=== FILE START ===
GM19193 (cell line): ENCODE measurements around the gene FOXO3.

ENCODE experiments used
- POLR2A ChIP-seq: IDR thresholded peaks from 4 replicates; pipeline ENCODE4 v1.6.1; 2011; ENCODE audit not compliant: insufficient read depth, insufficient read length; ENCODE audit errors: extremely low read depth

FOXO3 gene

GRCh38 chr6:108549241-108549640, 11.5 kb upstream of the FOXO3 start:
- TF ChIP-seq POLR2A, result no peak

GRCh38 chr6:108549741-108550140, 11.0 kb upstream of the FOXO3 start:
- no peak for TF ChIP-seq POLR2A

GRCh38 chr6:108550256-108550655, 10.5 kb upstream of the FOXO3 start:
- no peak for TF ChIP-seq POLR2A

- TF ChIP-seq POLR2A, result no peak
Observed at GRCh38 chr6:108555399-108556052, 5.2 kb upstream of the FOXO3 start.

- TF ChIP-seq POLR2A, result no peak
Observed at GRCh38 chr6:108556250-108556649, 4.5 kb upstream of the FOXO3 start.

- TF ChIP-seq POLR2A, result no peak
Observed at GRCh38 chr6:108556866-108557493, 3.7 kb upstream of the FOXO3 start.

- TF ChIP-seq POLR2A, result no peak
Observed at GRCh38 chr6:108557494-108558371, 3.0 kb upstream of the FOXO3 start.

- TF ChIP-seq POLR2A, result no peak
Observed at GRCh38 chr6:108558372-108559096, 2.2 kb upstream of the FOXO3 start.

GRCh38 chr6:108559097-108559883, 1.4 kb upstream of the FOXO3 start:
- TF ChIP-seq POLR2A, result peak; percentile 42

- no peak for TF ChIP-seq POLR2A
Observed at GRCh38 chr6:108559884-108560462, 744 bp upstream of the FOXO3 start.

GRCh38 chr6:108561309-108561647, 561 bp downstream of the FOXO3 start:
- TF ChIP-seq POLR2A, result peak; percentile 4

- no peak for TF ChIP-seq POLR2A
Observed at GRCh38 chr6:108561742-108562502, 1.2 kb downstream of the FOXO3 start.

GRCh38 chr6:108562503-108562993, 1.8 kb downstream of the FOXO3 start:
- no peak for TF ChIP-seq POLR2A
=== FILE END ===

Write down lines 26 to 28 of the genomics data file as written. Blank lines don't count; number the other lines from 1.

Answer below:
- TF ChIP-seq POLR2A, result peak; percentile 4

- no peak for TF ChIP-seq POLR2A
Observed at GRCh38 chr6:108561742-108562502, 1.2 kb downstream of the FOXO3 start.